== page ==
FrightFest moved venue this year, from the huge and beloved screen at the Empire to the Vue cinema next door. Because of the smaller capacity, the festival had to be split into three main screens, and while there was a definite loss of atmosphere as a result, the cracking line-up more than made up for it. Indeed, this was not only the best edition ever since I started attending a few years ago, I'd say it also gave Sundance London a run for its money, offering a better snapshot of US indie talent, as well as some intriguing new voices in world cinema. The organisers also made some bold choices and unusual for the main screens, which paid off handsomely, even though some hardcore fans were heard grumbling a little.
Housebound by Gerard Johnstone (New Zealand)
Many haunted house films leave you with a lingering question: why on Earth are the occupants staying after things start going bump in the night? In Housebound, there is a very good reason for it: teenage tearaway Kylie (Morgana O'Reilly) is placed under home detention, at the care of a slightly eccentric mum (a hilarious Rima Te Wiata), who reveals that strange things have been going on in the house. Her daughter and the police officer assigned to her care are both dismissive of such claims at first, until they also begin to experience unusual phenomenons, but Kylie cannot leave the house or face arrest, and must find the truth about the house and the apparitions.
From the country that brought us Bad Taste and Meet The Feebles comes this new horror comedy that proved to be one of the highlights of the festival, and a terribly enjoyable screening among this great and responsive audience. While mixing horror and comedy is nothing new (see the aforementioned Peter Jackson's films, or classics such as Evil Dead 2), usually thanks to an OTT and amusing gore, here we have a completely different proposition, where scares and jokes are made to cohabit, sometimes within the same scene, and it works brilliantly.
And the film becomes more of a surreal comedy as it goes along, as the characters and their reactions do not seem to belong to the film they're in. I'm thinking of a few particularly hilarious visual jokes and some real zingers throughout, which the director manages to pull without letting the tension go, and while still adding several decent scares. He also puts the emphasis on the mother and daughter dynamic, which adds some heart and characterisation to the film. While the film is about fifteen minutes too long, and sags in the middle due to an unnecessary red herring, it remains unlikely mix that works against all odds, and a mightily entertaining one. Housebound was one of the discoveries of the festival.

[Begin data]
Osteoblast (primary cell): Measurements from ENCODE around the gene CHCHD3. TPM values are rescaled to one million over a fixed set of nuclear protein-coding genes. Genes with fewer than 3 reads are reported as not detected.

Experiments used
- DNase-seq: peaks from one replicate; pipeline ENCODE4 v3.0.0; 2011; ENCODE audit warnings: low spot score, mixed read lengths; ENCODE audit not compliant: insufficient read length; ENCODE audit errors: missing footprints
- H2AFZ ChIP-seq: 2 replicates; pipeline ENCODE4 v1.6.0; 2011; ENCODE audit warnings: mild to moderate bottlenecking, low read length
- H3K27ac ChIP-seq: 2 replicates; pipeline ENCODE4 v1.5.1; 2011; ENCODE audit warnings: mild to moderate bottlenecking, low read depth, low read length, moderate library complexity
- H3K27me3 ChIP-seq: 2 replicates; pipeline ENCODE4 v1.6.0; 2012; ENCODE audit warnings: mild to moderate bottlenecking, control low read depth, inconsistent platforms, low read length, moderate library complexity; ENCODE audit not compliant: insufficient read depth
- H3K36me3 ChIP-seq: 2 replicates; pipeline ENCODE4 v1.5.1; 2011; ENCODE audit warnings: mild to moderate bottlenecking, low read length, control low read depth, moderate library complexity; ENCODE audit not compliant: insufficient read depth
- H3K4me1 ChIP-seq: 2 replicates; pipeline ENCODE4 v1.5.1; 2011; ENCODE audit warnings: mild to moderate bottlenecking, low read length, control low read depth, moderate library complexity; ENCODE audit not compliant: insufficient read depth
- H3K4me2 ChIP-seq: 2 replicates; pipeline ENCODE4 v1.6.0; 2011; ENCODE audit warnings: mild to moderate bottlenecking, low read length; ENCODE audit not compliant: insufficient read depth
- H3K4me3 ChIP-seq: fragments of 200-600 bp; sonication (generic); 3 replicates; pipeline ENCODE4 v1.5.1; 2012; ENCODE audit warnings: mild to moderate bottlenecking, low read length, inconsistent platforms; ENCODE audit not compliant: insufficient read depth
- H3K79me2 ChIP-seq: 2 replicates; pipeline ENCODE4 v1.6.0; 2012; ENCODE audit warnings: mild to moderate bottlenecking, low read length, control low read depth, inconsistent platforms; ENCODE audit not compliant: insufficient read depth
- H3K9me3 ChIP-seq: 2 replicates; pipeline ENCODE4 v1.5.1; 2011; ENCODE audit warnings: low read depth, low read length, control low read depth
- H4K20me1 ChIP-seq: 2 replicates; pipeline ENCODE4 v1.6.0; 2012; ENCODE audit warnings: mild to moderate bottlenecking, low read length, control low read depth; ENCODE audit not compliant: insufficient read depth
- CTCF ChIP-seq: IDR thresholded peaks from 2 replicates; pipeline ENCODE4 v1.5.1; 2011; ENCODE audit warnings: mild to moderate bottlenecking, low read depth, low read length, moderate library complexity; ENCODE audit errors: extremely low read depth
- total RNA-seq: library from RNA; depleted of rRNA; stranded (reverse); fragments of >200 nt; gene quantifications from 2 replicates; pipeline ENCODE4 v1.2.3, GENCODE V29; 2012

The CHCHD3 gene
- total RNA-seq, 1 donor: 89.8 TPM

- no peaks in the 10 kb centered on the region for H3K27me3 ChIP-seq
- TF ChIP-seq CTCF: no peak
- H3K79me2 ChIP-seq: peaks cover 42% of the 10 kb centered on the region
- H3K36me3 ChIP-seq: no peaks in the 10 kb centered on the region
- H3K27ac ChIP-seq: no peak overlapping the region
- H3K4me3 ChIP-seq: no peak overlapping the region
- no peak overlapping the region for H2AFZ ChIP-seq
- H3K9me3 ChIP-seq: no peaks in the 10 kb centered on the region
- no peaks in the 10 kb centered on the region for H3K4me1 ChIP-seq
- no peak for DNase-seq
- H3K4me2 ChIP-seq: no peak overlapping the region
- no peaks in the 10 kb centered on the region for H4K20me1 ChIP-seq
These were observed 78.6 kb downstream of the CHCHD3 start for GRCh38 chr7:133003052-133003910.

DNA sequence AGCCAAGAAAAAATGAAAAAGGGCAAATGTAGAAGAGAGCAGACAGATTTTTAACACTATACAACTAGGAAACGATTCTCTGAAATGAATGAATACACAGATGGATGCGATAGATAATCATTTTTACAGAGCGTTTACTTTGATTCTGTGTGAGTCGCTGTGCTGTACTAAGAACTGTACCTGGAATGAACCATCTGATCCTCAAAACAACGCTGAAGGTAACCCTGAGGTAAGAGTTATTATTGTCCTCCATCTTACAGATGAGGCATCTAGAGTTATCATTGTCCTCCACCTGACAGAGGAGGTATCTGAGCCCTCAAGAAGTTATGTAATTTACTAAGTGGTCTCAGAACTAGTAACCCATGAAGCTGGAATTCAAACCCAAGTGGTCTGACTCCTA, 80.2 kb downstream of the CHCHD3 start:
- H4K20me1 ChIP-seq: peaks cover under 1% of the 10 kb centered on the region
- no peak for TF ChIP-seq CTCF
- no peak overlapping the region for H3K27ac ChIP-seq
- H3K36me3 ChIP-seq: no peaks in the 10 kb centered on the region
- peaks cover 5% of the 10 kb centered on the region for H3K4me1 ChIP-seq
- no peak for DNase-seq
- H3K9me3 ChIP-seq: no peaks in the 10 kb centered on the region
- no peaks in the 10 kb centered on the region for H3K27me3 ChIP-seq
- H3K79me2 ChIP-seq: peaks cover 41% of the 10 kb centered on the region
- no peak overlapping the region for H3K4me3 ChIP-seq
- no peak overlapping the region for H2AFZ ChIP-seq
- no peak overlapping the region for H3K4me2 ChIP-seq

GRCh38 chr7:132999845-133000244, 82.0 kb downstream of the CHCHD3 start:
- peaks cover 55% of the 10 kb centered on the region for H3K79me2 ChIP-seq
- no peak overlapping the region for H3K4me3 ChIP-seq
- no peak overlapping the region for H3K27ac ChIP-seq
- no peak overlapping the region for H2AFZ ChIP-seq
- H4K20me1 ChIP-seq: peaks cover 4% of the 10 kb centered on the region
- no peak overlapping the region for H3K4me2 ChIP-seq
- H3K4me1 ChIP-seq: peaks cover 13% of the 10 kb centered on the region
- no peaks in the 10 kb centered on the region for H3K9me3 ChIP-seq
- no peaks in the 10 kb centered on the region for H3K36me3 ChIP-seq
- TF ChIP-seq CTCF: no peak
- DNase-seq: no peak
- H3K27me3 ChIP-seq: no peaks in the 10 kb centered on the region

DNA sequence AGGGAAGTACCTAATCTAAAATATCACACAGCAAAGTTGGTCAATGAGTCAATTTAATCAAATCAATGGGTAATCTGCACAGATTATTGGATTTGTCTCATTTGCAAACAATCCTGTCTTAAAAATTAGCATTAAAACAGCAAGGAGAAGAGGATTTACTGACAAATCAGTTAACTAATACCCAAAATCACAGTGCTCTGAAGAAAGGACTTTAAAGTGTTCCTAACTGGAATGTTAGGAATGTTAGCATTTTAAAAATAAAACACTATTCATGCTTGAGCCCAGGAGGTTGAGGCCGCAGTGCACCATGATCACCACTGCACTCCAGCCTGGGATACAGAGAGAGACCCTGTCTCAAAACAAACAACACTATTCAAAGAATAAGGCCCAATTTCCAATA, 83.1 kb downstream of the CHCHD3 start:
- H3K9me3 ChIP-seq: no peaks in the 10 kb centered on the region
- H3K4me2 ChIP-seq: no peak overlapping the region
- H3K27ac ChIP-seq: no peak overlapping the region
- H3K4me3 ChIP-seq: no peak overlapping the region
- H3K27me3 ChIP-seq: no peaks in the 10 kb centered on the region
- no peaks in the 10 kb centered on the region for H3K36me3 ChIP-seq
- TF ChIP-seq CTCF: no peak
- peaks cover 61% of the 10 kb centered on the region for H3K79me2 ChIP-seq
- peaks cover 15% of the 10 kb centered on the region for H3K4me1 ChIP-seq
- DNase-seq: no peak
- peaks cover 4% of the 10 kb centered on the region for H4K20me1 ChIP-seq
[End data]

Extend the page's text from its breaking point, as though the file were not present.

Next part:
The Last Showing by Phil Hawkins (UK)
One of the joys of the festival is the interaction with the film's cast and crew, as more often than not they are present to introduce their film and answer questions. As a result, when faced with a likeable director who's come to show us his labour of love, filled with passion and enthusiasm, it becomes a lot harder to dismiss a film with a snarky tweet. But while still trying to be indulgent, and soaking up the excitement of young British director Phil Hawkins, I have to admit, The Last Showing proved to be the worst film of the festival, despite featuring horror legend Robert Englund, who came along on stage.
The Last Showing sees him play an old-school projectionist, bossed around by a manager at least half his age and forced into the ignominious task of selling popcorn. Fired from his job, he decides to make his own horror film within the premise of the cinema, during a (very unlikely!) midnight screening of The Hills Have Eyes 2, with a young couple unwittingly becoming the stars of his project.
So what's wrong with the film? It's dull, incredibly dull, despite an attractive premise and a welcome longing for a golden age of cinemas. There is absolutely no scare or tension, no emotional involvement of any kind, and the whole thing feels very cheap, when so many films manage some wonders on a micro budget.
I did wonder what it is with bad British films that make them particularly irksome, when I am more willing to give their American counterparts a pass? I'm thinking of the particularly hideous wave of gangster films of the late 90's, followed by an even more unforgivable wave of wedding comedies. Is it that they are too close to home and too familiar as a result, lacking any kind of escapism than even a run of the mill American slasher might provide? (After all, a suburban Vue multiplex is hardly the stuff dreams are made of). Is it the fact then when your film feature Keith Allen in its third act, you want to run for the exit? I left before the Q&A but I hear the director promised a sequel to the audience, only for this announcement to be greeted by a dead silence. Oh dear.